Crystal Bowersox's emotional take on 'People Get Ready' was the only performance that made the grade.
Is it too early to name our valedictorian and dismiss this "American Idol" class for the summer? Though the show will stretch on deep into May, there's no doubting now that Crystal Bowersox is this season's top student. With Tuesday night's emotional take on the Impressions' "People Get Ready," MamaSox made a convincing and teary case that she alone deserves summa cum laude reality-show status, while the rest of the "Idol" hopefuls would be lucky simply to graduate.
Not all of them will. So who's going home after failing to make the grade on Inspirational Song night? Let's find out as we write up another edition of our "American Idol" report card. (And don't miss Jim Cantiello's "Idol" recap in the MTV Newsroom).
Crystal Bowersox: We'd been hoping MamaSox would revisit the gospel and soul vibe that worked so well when she brought it to tunes like "Me and Bobby McGee" and "Long as I Can See the Light." We never imagined, however, that she'd bring that vibe ... and knock America out cold with it. Her rendition of "People Get Ready" was nothing short of staggering. Remember during "The Matrix" when Morpheus says of Neo, "He's starting to believe"? That seems like what was going through Crystal's head when she broke down in tears toward the song's end: She was singing beautifully, she was looking at her dad and she was starting to realize, finally, that not only could she win "Idol" but that she deserves to win it.
Lee Dewyze: On an ordinary night, Dewyze would find himself rejoicing with a big fat Excellent. As passionate and pleasurable as his refashioning of Simon and Garfunkel's "The Boxer" was, it still did not approach the power of Bowersox's performance. That's not to take anything away from Dewyze, who seems to be coming into his own at exactly the right time. His arrangement made a crusty classic fresh, and his vocals were at their growly best. Why, though, that look of utter relief when it was all over? Lee, you're a contender, kid! Take a note from MamaSox and gain some confidence.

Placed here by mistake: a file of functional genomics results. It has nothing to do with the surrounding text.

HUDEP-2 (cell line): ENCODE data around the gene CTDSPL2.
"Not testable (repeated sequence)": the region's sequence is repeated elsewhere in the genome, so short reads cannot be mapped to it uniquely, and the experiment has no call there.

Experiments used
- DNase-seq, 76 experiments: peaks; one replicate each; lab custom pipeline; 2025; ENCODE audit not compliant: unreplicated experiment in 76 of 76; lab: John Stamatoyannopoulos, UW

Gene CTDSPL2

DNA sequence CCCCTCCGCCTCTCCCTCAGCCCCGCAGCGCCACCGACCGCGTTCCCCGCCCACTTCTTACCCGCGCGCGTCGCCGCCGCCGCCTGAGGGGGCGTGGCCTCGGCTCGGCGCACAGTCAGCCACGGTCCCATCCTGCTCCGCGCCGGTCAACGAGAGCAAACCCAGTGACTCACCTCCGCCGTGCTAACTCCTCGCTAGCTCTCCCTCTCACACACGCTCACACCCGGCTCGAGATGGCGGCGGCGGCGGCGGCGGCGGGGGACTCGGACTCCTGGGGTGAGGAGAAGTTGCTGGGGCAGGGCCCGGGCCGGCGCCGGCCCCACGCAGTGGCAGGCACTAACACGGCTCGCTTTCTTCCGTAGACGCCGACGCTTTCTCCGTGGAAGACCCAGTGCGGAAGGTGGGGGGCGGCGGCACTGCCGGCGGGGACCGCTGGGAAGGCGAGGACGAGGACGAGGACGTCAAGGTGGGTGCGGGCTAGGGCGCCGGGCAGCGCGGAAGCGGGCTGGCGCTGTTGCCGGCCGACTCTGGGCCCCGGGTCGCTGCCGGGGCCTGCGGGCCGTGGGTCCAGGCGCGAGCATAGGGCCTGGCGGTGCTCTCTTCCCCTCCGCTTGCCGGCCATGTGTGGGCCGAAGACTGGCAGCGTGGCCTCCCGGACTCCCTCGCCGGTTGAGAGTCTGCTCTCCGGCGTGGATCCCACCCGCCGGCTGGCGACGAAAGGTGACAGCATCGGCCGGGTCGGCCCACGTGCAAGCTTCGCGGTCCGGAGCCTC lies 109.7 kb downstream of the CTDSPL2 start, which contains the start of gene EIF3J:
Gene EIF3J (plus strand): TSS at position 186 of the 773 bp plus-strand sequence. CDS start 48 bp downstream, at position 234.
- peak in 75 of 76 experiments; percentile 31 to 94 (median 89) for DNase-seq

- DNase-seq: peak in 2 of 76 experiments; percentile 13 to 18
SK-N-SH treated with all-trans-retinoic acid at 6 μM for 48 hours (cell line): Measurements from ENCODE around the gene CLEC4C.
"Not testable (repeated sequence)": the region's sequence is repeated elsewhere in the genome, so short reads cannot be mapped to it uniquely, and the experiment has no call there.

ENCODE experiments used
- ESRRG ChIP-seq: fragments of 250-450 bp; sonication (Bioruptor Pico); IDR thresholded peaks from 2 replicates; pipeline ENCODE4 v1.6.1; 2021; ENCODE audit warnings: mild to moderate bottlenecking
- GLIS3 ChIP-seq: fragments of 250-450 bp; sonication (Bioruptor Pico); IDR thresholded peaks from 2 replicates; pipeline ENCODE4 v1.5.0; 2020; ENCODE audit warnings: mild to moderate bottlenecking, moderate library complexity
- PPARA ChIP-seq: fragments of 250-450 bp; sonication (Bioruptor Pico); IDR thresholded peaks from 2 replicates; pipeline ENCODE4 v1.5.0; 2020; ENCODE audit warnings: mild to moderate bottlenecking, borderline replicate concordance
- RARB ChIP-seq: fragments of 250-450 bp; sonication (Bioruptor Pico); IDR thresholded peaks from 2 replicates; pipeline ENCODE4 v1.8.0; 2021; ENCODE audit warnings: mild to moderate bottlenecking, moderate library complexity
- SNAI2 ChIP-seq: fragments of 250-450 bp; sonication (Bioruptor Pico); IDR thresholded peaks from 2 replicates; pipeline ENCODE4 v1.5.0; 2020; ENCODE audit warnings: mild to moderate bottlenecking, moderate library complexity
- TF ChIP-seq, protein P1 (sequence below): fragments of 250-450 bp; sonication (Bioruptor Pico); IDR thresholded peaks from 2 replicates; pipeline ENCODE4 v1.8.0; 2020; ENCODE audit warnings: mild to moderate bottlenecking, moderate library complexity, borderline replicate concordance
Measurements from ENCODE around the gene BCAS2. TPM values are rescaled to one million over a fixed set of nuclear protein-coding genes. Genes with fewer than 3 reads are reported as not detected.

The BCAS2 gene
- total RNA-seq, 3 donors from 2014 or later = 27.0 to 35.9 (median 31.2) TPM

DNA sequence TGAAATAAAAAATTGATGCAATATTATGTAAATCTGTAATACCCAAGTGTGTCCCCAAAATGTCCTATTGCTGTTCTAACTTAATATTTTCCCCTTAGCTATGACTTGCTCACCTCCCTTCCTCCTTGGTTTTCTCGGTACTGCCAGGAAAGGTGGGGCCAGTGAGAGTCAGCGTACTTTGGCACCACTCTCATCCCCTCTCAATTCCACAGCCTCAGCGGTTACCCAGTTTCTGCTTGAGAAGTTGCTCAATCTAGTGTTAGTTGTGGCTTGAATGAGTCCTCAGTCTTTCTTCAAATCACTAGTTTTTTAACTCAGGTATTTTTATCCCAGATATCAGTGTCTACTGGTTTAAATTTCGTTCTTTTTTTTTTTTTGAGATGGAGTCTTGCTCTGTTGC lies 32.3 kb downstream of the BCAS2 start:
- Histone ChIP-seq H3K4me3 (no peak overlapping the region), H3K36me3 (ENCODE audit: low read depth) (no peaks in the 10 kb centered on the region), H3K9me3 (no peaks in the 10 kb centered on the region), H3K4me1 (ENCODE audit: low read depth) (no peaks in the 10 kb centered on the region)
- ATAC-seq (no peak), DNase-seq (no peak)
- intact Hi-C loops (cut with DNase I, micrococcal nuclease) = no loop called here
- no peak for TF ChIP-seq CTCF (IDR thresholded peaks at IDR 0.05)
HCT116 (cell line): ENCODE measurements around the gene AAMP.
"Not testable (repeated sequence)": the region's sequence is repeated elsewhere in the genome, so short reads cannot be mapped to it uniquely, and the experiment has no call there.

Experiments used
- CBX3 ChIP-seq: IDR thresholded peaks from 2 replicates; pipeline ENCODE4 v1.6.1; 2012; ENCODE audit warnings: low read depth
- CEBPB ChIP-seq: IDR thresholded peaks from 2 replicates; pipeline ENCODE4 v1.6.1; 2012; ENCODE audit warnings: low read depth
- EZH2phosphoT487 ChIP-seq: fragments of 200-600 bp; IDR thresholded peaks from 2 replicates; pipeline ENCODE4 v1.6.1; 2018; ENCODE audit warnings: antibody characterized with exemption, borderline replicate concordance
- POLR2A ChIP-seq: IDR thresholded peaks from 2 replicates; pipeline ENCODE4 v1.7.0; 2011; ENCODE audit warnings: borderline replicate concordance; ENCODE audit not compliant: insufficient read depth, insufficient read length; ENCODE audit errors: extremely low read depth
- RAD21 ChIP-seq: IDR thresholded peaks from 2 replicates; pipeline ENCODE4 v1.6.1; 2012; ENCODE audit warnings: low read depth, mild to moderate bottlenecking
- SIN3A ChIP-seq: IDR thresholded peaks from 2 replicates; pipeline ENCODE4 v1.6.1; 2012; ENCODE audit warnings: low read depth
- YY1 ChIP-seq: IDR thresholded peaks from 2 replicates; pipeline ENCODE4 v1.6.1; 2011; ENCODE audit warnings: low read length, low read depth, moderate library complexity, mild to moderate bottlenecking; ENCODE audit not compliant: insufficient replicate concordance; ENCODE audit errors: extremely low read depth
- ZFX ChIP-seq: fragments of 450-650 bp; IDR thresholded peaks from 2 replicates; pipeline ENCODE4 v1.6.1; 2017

Casey James: Casey, Casey, Casey. We know you're not as generic a rocker as Fleetwood Mac's "Don't Stop" made you sound. We've seen you bring smoldering emotion to performances past. But my goodness, every time you try to rock out, you showcase bad taste and worse stage presence, and you leave the general impression that we're witnessing the stylings of a proficient and not particularly entertaining wedding-band frontman. You've never hit the bottom three, Mr. James, but is it possible you could this week? Probably not, even though that sort of wakeup call might be good for you.
Siobhan Magnus: It's a troubling complaint to have at this point in the competition, but Kara DioGuardi summed up our own feelings when she admitted to having no clue what kind of artist Siobhan Magnus is or wants to be. One week she's a gothic temptress, the next she's an ethereal fairy crooning from a land far, far away. This week, during Whitney Houston and Mariah Carey's "When You Believe," she seemed to be pretending she was auditioning for a Broadway production of a Disney musical. We've defended the singer's shape-shiftiness in the past. The time for excuse-making is over. Magnus might end up in the bottom three, and much like with Casey, that sort of humbling might serve her well.
Michael Lynche: Big Mike really has to make a decision. Is he an R&B-cloaked teddy bear or a guitar-strumming indie rock wannabe? Week to week, it seems even he's not sure. In fact, it might be past the time when he can actually make that choice for himself. Tuesday's version of Nickelback's "Hero" had Lynche ditching the R&B tuneage that a) saved his hide from elimination with a judges' save and b) has been his undeniable strong suit all season. He may like to think of himself as a double threat. He ain't. Only a return to soul territory â Ã la "This Woman's Work" â can keep Big Mike returning to the "Idol" stage week after week.
Tim Urban: Here we come to the week's toughest grade. A case could be made that Urban's "Better Days," by the Goo Goo Dolls, was merely Average, as opposed to truly Poor. He's clearly found the lite-rock sound that works best for his talents. And the kid looks like he's having so much darn fun up there. And yet he stretched far beyond his comfort zone this week, and the results were not pleasing to the ear. We're not sure it matters. Urban is on a magical run this season. The fates â and the tweens â seem to be conspiring to keep him around.
Aaron Kelly: This 17-year-old's problem has never been his vocals. If he doesn't try to go too big, he'll sound just fine. Where things have gotten dicey for him is in the showmanship department: Kelly just looks silly up there, as if after the big kids went home for the day, a pre-schooler hopped up onstage and pretended he was gonna be a star. Last night's "I Believe I Can Fly" was, then, a perfect storm of "Aw, hells no!" The R. Kelly song was far too big for him, and he attempted some expressive arm and hand gestures that could well have been pulled from the Big Book of ClichÃ©d Diva Moves. No and no. Will it matter in the end? Kelly escaped his brush with the bottom three a few weeks back, and it's anybody's guess if voters finally wake up and send him back there.